Fighting Pistol Liberalism in the Philippines

More than 25 million Filipinos are living for less than one 1.25 US Dollar a day, UN’s international poverty line. And 80 percent of the population live for less than 3 US Dollars a day according to Jens Aarup from the Danish LO/FTF Council:
“That is what I call pistol liberalism. A society where the rich take it all,” he says and continues: “The poor people maybe steal something to survive, but the rich steal huge amounts of the states’ money.”


LO/FTF Council is the Danish unions’ international development organisation. LO/FTF has an annual budget of 50 million Danish Kroner. Money which comes from Danida, the European Union, and different unions:
“You are not allowed to play with such a big amount of money without everything being in control, so that is my job to ensure,” tells Jens Aarup.


Jens Aarup came to Asia 11 years ago where he worked as project manager for LO/FTF in Pakistan. Since then he has moved around the region, for some time in Bangkok and for the last two years he has lived in Manila, Philippines:
“I was the one they forgot to call home. So I am still out here,” says Jens laughing.


The need for cooperation
LO/FTF Council see the poverty problem as one which can only be solved if labour and management work together.
“We try to get the unions and the employer’s organisations to cooperate instead of fight each other, for the better good for everyone,” says Jens and continues: “We tell them about common interest and responsibly for the production. And that everyone has to live from that.”


According to Jens Aarup this biggest problem is the lack of laws, rules and public systems to regulate society and the labour market in Asia:
“More than 25 million people live in Nepal, but when we first came there was only 12 labour inspectors in the whole country. So it was more than rare that a company got an injunction.”


Another reason is the lack of a social safety net in the Philippines:
“We once had to find a social worker, who would attend a conference in Copenhagen, but we couldn’t, there wasn’t anyone, only a few working in private organisations,” he says.


Development organisation not only solidarity group
Jens Aarup thinks it is important to tell that LO/FTF council works as any other development organisation and not only a solidarity organisation:
“We work for efficient labour market which we think is a precondition for democracy,” says Jens.


He also mentions that the LO/FTF’s current campaign is focused on decent work in Asia. LO/FTF Council works together with local partner organisations and currently they have activities all over all Asia including Bangladesh, India, Cambodia, Vietnam and Philippines.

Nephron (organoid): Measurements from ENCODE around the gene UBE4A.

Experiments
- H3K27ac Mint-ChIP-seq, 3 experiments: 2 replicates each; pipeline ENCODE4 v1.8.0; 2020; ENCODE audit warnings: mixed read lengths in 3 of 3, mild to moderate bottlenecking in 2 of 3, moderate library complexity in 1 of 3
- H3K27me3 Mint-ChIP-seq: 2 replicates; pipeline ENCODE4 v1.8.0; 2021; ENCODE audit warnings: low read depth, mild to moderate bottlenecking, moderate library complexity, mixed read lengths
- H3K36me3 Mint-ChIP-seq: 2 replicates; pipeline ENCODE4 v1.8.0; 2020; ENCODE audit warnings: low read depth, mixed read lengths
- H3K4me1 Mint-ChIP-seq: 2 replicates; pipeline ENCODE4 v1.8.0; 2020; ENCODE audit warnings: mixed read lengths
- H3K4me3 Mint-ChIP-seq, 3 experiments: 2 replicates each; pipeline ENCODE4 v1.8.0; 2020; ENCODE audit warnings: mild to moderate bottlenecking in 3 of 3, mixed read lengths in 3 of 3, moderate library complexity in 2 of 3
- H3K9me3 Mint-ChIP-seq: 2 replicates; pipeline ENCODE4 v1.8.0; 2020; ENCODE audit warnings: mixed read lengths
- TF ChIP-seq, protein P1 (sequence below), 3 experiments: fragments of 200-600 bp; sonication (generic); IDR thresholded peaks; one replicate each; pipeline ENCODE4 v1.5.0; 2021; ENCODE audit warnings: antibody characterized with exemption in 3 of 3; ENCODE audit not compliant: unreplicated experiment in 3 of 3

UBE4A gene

Better working conditions and open administration
The Danish union organisation’s work in Asia is multifarious.


A recent example is starting official training for construction workers, which enables the workers an official certificate for their skills. At the same time they are working for a law to give the same working conditions for provisional workers as permanent employees.

Another current project is a law for open administration in Philippines, which is finalized in both chambers but still waits for the President to sign it.
“And in general we work a lot with professionalising the organisations here. Both employer and employees’ organisations,” says the Danish unionist Jens Aarup.

Around a table
A big part of LO/FTF Council’s activities in Asia is to train and educate workers’ organisations:
“We try to teach them better working procedures, which all parties will benefit from,” says Jens. He explains how workers conditions have improved in Pakistan after they have changed the way of cooperation between workers and employers:
“Before it was usual when the workers were unsatisfied with something the unions went into the streets with big demonstrations and violence. And then the court dissolved the unions. And nothing was changed,” says Jens and continues: “Then we managed to teach some of the union leaders that this has to be solved around a table in a fair discussion.”

The Danish union’s organisation tries to implement their way of organizing in Asia with safety representatives, workers representatives, and so on. But Jens Aarup soon realised that workers conditions was a matter of culture:
“When a worker dies on job in Pakistan, the family has the right to get compensation like we know it. But the family can also demand that a son gets his fathers job when he dies,” tells Jens.


But the Danish union has also succeed in making changes in Asia:
“I think that there is a lot of legislation out here which have our fingerprint, ” says Jens and continues “For instance in Nepal both employer and employees pay in to a social safety net.”

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